Eightieth Edition

How To Use the Professional Edition of Your Income Tax 2017

Tax alert symbols. Throughout the text of Your Income Tax, these special symbols alert you to advisory tips about filing your federal tax return and tax planning opportunities:

A Filing Tip or Filing Instruction helps you prepare your 2016 return.

A Planning Reminder highlights year-end tax strategies for 2016 or planning opportunities for 2017 and later years.

A Caution points out potential pitfalls to avoid and areas where IRS opposition may be expected.

A Law Alert indicates recent changes in the tax law and pending legislation before Congress.

A Court Decision highlights key rulings from the Tax Court and other federal courts.

An IRS Alert highlights key rulings and announcements from the IRS.

Visit www.jklasser.com for FREE download of e-Supplement

You can download a free e-Supplement to Your Income Tax 2017 at www.jklasser.com. The e-Supplement will provide an update on tax developments from the IRS and Congress, including a look ahead to 2017.

On the homepage at jklasser.com, you will find free tax news, tax tips and tax planning articles, and you can sign up for a free e-newsletter.

The PROFESSIONAL EDITION of Your Income Tax is divided into two volumes.

Volume I includes the complete 2017 edition of Your Income Tax, which for 80 years has helped subscribers solve their tax problems and has proven to be a solid reference work for tax professionals.

Volume II expands the usefulness of Your Income Tax for tax professionals by providing citations of tax authorities and sections devoted to practice before the IRS.

VOLUME I: YOUR INCOME TAX (Parts 1–8)

This volume includes the 2017 edition of Your Income Tax. The contents start on page v, and the index begins on page 975.

VOLUME II: PROFESSIONAL TAX PRACTICE (Parts 9–11)

This volume includes the following technical tax information:

TAX LAW AUTHORITIES (Part 9). Here is an explanation of tax authorities—legislative, administrative, and judicial—and their relative importance in the practice of tax law. Part 9 begins on page 805.

CITATIONS OF AUTHORITY (Part 10). Here are key authorities for the text of Your Income Tax that can save you time and effort in researching income tax problems. The authorities cited are the Internal Revenue Code, IRS regulations and rulings, and court decisions. Part 10 begins on page 811.

PRACTICE BEFORE THE IRS (Part 11). This section discusses how to handle tax audits and obtain a ruling from the IRS. Also discussed are the Circular 230 practice requirements and tax preparer penalties. Part 11 begins on page 933.

CONTENTS

What's New for 2015

Key Tax Numbers for 2016

Part 1 Filing Basics

Do You Have to File a 2016 Tax Return?

Filing Tests for Dependents: 2016 Returns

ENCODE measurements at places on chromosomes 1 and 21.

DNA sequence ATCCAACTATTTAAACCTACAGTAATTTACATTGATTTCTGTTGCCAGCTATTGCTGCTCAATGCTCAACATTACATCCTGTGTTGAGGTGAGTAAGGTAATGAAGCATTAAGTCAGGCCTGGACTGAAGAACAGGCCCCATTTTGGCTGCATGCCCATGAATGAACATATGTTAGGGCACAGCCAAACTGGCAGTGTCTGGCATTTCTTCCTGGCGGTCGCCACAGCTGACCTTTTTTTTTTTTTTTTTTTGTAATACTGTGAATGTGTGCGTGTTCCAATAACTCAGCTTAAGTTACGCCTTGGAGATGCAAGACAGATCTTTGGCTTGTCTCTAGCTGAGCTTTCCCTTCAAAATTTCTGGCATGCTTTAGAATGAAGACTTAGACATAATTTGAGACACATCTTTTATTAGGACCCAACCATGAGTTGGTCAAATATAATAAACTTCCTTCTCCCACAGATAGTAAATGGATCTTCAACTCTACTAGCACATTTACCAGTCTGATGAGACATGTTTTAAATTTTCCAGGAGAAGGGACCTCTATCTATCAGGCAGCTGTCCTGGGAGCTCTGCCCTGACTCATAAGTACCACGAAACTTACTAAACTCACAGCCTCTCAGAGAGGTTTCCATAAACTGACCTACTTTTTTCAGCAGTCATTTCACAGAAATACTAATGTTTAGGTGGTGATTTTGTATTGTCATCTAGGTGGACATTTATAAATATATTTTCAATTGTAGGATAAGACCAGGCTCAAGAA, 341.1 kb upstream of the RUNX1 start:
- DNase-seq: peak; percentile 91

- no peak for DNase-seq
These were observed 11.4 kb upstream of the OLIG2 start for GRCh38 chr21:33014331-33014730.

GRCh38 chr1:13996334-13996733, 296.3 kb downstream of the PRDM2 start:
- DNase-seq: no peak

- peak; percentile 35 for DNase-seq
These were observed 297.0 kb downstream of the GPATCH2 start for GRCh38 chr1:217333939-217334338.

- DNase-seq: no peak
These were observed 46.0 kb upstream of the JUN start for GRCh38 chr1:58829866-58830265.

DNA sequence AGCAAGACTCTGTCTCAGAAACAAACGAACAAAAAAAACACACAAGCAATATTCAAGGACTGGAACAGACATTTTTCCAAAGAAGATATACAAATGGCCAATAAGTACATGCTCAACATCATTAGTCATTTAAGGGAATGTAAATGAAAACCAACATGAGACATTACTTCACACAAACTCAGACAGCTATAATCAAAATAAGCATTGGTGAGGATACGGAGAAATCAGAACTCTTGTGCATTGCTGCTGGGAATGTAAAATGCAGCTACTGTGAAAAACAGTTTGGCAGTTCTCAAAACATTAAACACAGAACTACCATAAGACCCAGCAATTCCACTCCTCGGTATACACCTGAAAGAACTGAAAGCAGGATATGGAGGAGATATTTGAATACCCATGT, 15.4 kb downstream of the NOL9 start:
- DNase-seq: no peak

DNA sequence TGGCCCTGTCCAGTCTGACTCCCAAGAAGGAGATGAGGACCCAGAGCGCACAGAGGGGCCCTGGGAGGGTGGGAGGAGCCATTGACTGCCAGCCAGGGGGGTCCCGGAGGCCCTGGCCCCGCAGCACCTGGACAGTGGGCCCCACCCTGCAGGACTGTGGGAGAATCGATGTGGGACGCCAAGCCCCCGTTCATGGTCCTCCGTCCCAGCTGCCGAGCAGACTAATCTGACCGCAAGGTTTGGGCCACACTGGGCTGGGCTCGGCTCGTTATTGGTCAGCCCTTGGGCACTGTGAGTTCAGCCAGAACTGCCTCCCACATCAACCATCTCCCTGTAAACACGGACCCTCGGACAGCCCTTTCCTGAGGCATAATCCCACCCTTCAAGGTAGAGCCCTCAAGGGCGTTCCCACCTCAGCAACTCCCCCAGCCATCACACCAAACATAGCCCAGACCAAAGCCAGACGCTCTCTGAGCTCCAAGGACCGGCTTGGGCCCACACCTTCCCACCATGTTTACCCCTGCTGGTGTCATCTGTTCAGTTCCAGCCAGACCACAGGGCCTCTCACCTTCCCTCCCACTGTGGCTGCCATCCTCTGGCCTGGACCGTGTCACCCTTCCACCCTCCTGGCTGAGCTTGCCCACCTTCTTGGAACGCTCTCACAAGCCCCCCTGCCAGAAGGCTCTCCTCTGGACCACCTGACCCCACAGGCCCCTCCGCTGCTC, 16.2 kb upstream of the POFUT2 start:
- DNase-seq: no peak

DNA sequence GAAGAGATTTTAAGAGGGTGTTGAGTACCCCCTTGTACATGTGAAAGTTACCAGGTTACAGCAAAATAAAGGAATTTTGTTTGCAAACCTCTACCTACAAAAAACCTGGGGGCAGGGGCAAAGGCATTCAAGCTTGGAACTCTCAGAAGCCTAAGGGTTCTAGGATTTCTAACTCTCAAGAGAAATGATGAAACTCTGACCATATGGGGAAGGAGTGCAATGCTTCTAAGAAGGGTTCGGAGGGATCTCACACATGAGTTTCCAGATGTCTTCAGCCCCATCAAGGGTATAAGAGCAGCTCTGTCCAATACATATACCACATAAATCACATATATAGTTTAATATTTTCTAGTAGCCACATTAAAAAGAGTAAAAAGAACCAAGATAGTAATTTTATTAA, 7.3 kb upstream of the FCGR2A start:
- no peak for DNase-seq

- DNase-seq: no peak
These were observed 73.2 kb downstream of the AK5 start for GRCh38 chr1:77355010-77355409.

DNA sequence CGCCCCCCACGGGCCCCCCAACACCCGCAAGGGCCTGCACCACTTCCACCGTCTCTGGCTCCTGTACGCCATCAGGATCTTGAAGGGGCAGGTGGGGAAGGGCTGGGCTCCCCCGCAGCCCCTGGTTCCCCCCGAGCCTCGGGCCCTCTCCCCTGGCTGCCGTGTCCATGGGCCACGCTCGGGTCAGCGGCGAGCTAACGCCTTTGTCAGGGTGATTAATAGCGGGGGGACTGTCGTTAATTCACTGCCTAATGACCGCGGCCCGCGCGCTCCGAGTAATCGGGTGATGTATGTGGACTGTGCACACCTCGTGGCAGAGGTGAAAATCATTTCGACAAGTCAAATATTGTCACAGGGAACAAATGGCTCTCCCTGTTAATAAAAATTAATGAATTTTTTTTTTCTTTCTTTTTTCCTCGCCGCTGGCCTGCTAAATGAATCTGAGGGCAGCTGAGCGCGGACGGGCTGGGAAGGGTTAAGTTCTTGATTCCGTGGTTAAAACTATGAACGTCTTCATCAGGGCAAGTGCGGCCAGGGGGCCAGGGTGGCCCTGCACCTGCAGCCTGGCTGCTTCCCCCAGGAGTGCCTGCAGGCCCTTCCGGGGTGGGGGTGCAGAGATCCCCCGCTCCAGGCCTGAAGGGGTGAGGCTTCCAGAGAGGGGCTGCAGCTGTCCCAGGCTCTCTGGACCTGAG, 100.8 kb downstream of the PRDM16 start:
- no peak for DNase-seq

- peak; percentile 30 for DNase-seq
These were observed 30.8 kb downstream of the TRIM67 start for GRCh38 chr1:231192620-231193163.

Where to File Your 2016 Return

Filing Deadlines

(on or before)

Which Tax Form Should You File?

Chapter 1 Filing Status

1.1 Which Filing Status Should You Use?

1.2 Tax Rates Based on Filing Status

1.3 Filing Separately Instead of Jointly

1.4 Filing a Joint Return

1.5 Nonresident Alien Spouse

1.6 Community Property Rules

1.7 Innocent Spouse Rules

1.8 Separate Liability Relief for Former Spouses

1.9 Equitable Relief

1.10 Death of Your Spouse in 2016

1.11 Qualifying Widow/Widower Status for 2016 If Your Spouse Died in 2015 or 2014

1.12 Qualifying as Head of Household

1.13 Filing for Your Child

1.14 Return for Deceased

1.15 Return for an Incompetent Person

1.16 How a Nonresident Alien Is Taxed

1.17 How a Resident Alien Is Taxed

1.18 Who Is a Resident Alien?

1.19 Certificate of Tax Compliance for Alien Leaving the United States

1.20 Expatriation Tax

Part 2 Reporting Your Income

Chapter 2 Wages, Salary, and Other Compensation

2.1 Salary and Wage Income

2.2 Constructive Receipt of Year-End Paychecks

2.3 Pay Received in Property Is Taxed

2.4 Commissions Taxable When Credited

2.5 Unemployment Benefits

2.6 Strike Pay Benefits and Penalties

2.7 Nonqualified Deferred Compensation

2.8 Did You Return Wages Received in a Prior Year?

2.9 Waiver of Executor’s and Trustee’s Commissions

2.10 Life Insurance Benefits

2.11 Educational Benefits for Employees’ Children

2.12 Sick Pay Is Taxable

2.13 Workers’ Compensation Is Tax Free

2.14 Disability Pay and Pensions

2.15 Stock Appreciation Rights (SARs)

2.16 Stock Options

2.17 Restricted Stock

Chapter 3 Fringe Benefits

3.1 Tax-Free Health and Accident Coverage Under Employer Plans

3.2 Health Savings Accounts (HSAs) and Archer MSAs

3.3 Reimbursements and Other Tax-Free Payments From Employer Health and Accident Plans